FOXBOROUGH, Mass. -- Ninety-two seconds into the game, Johns Hopkins goalie Michael Gvozden made a one-on-one save against attackman Max Quinzani, one of Duke's best shooters.
In the closing seconds, Gvozden came up big again, this time stopping a shot by attackman Matt Danowski, one of the top players in college lacrosse.
It was like that all day for the Blue Devils.
No. 5 seed Hopkins turned in a complete defensive effort in a 10-9 upset victory over No. 1 seed Duke yesterday and stunned an announced crowd of 48,224 at Gillette Stadium.
Hopkins (11-5) will play No. 3 seed Syracuse (15-2) tomorrow in the national championship game, but if the Blue Jays play defense against the Orange the same way they played against the Blue Devils, there will be another title plaque on the wall soon.
Duke entered the game averaging slightly more than 15 goals a game, but the Blue Devils never found a rhythm against the Blue Jays.
The Blue Devils usually have one or two scoring runs a game that take the life out of opponents, but they had only two short ones yesterday, and the Blue Jays survived.
Duke had only one lead in the game, 2-1, at the end of the first quarter. At one point, the Blue Jays held the Blue Devils scoreless for 20 minutes, 2 seconds.
That's almost like mission impossible.
"They usually play with a lead," Hopkins coach Dave Pietramala said. "We wanted to see how they would react late in a game if we were ahead."
Duke melted down and panicked. The Blue Devils committed 15 turnovers, five of those on errant passes when they tried to throw across the Blue Jays' defense from one side to the other.
There were other times when Duke simply couldn't pitch and catch, as if the Blue Devils hadn't practiced for about a week. Maybe they came into the game a bit cocky because they beat the Blue Jays, 17-6, earlier in the season.
But after yesterday, Duke might have been the best lacrosse team to never win a championship. Blue Devils coach John Danowski didn't have any answers for the subpar play, and his team certainly had no answer for Gvozden, who finished with 17 saves and outplayed his counterpart, Dan Loftus, who had 11.
"He either made some big saves or we hit pipes," Quinzani said. "Their offense held the ball for long periods of times and we got frustrated, which forced us into some passes we didn't need to make."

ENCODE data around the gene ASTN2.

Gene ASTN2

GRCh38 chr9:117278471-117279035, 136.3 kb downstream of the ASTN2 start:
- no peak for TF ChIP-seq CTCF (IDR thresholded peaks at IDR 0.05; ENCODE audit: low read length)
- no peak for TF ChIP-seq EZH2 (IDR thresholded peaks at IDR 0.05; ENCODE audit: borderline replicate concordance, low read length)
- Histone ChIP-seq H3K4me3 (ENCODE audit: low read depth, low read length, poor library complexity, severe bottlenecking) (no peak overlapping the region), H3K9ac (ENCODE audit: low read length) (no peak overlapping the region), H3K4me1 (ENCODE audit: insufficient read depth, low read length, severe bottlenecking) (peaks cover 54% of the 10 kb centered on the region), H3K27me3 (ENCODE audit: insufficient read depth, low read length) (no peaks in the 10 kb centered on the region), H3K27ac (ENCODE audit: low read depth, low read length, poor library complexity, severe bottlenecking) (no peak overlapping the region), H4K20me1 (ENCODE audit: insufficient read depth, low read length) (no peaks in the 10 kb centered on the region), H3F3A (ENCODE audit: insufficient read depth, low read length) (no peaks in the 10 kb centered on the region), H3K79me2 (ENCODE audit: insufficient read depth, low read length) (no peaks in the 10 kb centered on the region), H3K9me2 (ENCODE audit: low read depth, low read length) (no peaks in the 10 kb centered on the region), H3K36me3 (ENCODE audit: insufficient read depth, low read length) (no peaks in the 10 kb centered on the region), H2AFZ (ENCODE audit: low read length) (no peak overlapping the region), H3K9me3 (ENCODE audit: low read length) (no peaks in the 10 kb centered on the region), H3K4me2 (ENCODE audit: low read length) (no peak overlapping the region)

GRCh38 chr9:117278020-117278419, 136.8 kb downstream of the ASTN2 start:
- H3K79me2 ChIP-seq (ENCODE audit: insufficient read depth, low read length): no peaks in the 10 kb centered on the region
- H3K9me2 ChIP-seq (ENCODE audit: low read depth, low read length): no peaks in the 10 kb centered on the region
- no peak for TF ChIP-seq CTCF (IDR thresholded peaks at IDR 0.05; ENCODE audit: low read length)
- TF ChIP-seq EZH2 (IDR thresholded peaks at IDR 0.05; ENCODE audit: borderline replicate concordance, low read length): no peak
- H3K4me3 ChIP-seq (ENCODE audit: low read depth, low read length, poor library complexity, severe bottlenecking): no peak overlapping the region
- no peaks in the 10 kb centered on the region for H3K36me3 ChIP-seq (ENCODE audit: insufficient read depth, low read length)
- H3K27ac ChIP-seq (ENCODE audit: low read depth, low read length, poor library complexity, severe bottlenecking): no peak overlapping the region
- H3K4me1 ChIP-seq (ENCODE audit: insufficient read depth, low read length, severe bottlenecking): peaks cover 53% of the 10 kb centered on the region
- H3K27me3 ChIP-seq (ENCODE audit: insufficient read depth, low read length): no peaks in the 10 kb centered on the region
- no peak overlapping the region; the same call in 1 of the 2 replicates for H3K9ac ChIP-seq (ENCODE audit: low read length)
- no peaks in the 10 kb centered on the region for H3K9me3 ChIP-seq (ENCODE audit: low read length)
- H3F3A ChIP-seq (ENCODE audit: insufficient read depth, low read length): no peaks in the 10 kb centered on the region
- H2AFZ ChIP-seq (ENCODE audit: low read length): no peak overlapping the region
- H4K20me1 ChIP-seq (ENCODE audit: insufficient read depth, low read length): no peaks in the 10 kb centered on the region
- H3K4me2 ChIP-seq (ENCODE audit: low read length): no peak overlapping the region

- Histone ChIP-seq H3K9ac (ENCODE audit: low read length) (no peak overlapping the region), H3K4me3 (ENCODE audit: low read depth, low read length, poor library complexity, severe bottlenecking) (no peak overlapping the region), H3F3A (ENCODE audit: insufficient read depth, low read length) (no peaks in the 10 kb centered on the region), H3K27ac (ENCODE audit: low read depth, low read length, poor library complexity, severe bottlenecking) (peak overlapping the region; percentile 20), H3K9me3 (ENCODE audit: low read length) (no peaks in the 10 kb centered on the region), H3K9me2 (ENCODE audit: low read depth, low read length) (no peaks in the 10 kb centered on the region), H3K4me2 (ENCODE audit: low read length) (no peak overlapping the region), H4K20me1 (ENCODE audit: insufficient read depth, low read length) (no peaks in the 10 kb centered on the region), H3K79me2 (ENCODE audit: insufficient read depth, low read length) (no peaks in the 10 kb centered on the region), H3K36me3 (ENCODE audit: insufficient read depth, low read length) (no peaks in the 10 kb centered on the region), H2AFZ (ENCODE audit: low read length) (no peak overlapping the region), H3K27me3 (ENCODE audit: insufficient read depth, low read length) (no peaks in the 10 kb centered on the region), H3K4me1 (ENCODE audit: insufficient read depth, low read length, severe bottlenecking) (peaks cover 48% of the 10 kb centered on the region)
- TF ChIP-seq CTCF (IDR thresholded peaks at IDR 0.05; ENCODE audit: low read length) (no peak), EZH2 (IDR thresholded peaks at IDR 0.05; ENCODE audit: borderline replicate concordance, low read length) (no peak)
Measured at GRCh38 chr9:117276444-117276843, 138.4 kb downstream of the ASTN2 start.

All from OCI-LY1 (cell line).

But Gvozden wasn't the only standout on defense. Close defenseman Michael Evans had one-on-one coverage on Danowski. Danowski had two goals and an assist, but he didn't control the tempo of this game as he had so many others.
Most teams slide to Danowski, which allows him to assist on a lot of goals. Evans shadowed him all over the field and didn't get any help.
"We felt that if we slid off Matt, that would allow him to be the great feeder that he is, and allow Zack Greer to be the great finisher that he is," Pietramala said.
Greer? He had one goal and three assists, but he didn't control the pace of this game, either, especially with defenseman Eric Zerrlaut draped all over him.
The Blue Jays didn't have a complicated defensive scheme. It was basic, and vintage Pietramala. They turned the Blue Devils away from the middle of the field inside the restraining line, and they forced them to drive the alleys.
Once that happened, Hopkins slid defenders from the perimeter to help out, except for on Danowski. The Blue Jays switched up and played some man-to-man and zone, but they kept everything tight in the middle and didn't allow themselves to be exposed much one-on-one except for some brief matchups in the third period.
"They separated each play throughout the game, whether it was us making it a three-goal game or them going up by three goals," Danowski said. "They stuck to their game plan, and they didn't allow us to execute like we wanted to. Hats off to them. They've been in these situations before, and it seemed like nothing really fazed them throughout the game."
The Blue Jays had the perfect game plan. They got an early lead and won 13 of 22 faceoffs. They were patient with almost every possession as if it were their last, holding on to the ball for minutes at a time.
And Hopkins also made sure its two standout midfielders, Paul Rabil and Stephen Peyser, touched the ball. Because when they start runs from the middle of the field, most teams have to double-team them. Then, they either shoot or dump it off for easy assists.
"It's real simple," John Danowski said. "Hopkins beat us in a lacrosse game. Those guys did a great job with ball possession and defending us. They flat-out beat us."